Once there are no more signs of urinary tract infection, preventative measures need to be put in place to reduce risk of future UTIs. Setting up a schedule to urinate every 2 hours or so will reduce the risk. It is also very important to maintain proper hygienic practices.

Ensure they regularly change their underwear or diaper/pads. Also if assistance is required for toileting and peri care, wiping a female individual from front to back should always be the technique.

The key thing to remember with aging individuals is that they will ultimately lose certain abilities that were natural to them at one stage. This is where a caregiver or relative can step in to render assistance and regularly be on the lookout for UTI symptoms in the elderly. 

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It sure is challenging caring for the aging at home. Even more so when a loved one resists help, find out what you need to know about understanding their resistance and ways to encourage them to cooperate.   

Aging is part of life, and not something you can wish away. It affects families from all walks of life. Adult children may not fully understand to what extend their once energetic parents are aging and the effects it will have on them later on.   

Their loved ones may still be in good health and live independently, resulting in no immediate concerns regarding dramatic changes any time soon.   

Having said this, the time will arrive when the effects of aging will be more evident and mean you have to think about long term care for them.  

Knowing When to Step in Caring for the Aging  

Man sitting on couch discussing caring for the aging.

It can be emotionally challenging once you realize someone close to you struggles but stubbornly refuses any help. Your loved one may be dealing with cognitive changes, physical decline, or the loss of a spouse. Coping with the loss of independence is not ever easy. 

Accepting help from other family members or a paid caregiver will mean they may have to give up some of their privacy and independence and adjust to different routines. Therefore, they may feel vulnerable and frightened. Understandably, they may put up a fight. At times there can also be declining cognition, and they may not realize they need the help.   

Show you care by spending as much time as possible with your loved one to obtain an accurate picture of what they need help with before you focus on finding assistance within the home.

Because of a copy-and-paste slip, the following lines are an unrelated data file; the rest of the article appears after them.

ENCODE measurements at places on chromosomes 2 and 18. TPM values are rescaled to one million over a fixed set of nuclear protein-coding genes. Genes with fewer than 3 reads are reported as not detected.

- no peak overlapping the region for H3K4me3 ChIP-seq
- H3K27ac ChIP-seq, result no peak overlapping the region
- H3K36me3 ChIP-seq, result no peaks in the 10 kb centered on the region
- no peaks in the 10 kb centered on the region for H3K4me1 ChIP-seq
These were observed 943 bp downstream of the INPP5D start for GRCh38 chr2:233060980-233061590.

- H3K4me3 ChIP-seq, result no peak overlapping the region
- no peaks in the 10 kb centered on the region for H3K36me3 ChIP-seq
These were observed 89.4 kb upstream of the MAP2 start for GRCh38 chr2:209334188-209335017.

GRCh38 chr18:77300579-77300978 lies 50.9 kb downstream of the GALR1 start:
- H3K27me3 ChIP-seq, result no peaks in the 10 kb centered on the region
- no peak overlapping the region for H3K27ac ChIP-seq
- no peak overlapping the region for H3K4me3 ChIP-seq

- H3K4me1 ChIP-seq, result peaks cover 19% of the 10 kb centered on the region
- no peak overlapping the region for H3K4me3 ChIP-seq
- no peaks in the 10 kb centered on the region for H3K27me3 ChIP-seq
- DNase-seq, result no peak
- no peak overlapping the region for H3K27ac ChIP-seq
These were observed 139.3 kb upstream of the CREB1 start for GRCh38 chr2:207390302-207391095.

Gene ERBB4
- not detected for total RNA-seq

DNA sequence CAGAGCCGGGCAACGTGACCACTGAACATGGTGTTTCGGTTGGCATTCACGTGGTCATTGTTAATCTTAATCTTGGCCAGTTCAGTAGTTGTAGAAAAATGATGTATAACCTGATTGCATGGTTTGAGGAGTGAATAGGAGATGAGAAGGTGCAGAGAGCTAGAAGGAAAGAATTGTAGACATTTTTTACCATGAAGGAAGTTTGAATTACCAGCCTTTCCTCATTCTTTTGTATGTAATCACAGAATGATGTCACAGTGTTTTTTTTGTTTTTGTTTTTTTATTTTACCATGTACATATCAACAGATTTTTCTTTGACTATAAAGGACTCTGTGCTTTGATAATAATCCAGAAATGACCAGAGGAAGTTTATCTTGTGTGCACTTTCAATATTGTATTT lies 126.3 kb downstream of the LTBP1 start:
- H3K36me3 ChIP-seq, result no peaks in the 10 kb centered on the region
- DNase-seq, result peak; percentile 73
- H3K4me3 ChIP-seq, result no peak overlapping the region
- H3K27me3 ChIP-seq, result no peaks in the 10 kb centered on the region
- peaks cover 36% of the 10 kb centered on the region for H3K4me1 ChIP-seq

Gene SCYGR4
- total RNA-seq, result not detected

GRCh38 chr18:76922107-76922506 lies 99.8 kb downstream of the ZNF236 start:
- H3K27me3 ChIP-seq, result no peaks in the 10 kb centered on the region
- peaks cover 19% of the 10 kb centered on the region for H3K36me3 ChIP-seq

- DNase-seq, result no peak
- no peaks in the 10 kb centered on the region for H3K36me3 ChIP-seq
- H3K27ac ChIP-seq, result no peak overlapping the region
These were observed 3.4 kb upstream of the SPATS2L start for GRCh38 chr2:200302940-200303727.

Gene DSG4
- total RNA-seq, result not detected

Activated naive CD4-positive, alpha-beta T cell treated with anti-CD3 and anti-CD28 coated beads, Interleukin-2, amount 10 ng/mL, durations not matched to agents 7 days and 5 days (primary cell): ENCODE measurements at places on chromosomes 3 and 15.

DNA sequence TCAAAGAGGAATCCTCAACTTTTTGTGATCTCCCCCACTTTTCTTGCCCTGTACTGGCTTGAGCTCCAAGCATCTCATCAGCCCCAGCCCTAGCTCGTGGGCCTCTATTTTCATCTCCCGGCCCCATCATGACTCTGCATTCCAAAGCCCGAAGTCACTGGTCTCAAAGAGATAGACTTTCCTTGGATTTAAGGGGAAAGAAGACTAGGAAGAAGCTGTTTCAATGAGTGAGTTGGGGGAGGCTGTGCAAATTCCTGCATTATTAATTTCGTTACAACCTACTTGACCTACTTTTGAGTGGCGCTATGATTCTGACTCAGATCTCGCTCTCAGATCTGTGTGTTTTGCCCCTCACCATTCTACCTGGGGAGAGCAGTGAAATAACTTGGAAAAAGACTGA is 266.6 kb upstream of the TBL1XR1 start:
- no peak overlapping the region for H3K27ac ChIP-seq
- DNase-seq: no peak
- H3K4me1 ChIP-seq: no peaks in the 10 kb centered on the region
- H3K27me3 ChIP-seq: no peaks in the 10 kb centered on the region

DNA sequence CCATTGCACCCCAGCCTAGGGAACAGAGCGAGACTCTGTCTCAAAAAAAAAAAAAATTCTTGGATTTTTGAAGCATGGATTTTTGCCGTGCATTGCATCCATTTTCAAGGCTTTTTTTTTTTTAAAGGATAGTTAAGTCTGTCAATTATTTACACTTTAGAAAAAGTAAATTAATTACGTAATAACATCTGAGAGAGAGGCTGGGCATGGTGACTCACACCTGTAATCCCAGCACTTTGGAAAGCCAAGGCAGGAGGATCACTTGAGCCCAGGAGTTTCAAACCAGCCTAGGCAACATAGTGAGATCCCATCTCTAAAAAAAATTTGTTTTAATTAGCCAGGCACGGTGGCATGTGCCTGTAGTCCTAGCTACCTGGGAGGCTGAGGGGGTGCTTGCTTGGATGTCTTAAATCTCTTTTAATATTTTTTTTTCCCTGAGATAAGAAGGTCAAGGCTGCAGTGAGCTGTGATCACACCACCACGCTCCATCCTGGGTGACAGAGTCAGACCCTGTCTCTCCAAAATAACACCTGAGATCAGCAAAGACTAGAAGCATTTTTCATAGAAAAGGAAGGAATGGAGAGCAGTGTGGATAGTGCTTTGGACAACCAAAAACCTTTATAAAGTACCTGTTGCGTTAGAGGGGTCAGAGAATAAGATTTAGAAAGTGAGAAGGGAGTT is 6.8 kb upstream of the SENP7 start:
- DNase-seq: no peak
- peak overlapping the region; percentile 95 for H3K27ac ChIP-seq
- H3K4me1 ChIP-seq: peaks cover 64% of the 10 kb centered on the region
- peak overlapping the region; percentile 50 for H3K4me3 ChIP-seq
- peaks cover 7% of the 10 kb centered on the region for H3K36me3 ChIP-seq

Loved ones often do not ask for help, so you need to observe and ask all the right questions without coming across too strong. It is a case of recognizing the signs that they are indeed in need of extra help.   

What are some of the things to look out for that show that caring for the aging is becoming necessary?  

The following signs show that caring for the elderly at home should be a priority:  

Let's face it; our aging loved ones' well-being is first and foremost in our minds. We wish for nothing more than that they are able to live out their remaining years to the fullest with minimal difficulty.   

Caring for the aging means we consider a family member's physical, emotional, and mental well-being.  

Do not wait until you realize they find it difficult or impossible to care for themselves, to look for help. Start out small with providing assistance. Whether you are caring for them yourself or finding someone who is qualified to do so.

Two to three hours of help one day a week may feel like a luxury instead of an imposition. Facilitate help with laundry, house cleaning or grocery shopping whichever feels like the biggest chore to your loved one.

Give them this time to do something they enjoy. Reading, hobbies or spending time with grandchildren can be a reward to letting go of a chore that is increasingly difficult.

Other ways would be to invest in accessories and equipment to help them carry out specific tasks independently and with greater ease.   

Elderly Care Tips in Caring for the Aging


Elderly man who needs some assistance at home with Activities of daily living.

There are all sorts of ways family members can ease the burden of daily living activities. Not all of these are necessarily fundamental, but will surely help a great deal.   

Below are some helpful tips for taking care of the elderly:  

It is important to determine what would help a loved one overcome various obstacles and difficulties.   

We spoke about an aging parent showing resistance. How would one manage to overcome an aging parent's resistance to care? 

How to Encourage a Loved One to Accept Help

There are several ways to encourage a loved one to accept help from a caregiver. Here are some suggestions:  

Whatever you and your family decide to do when it comes to caring for the aging, remember always to involve your loved one when decisions are to be made about his or her care.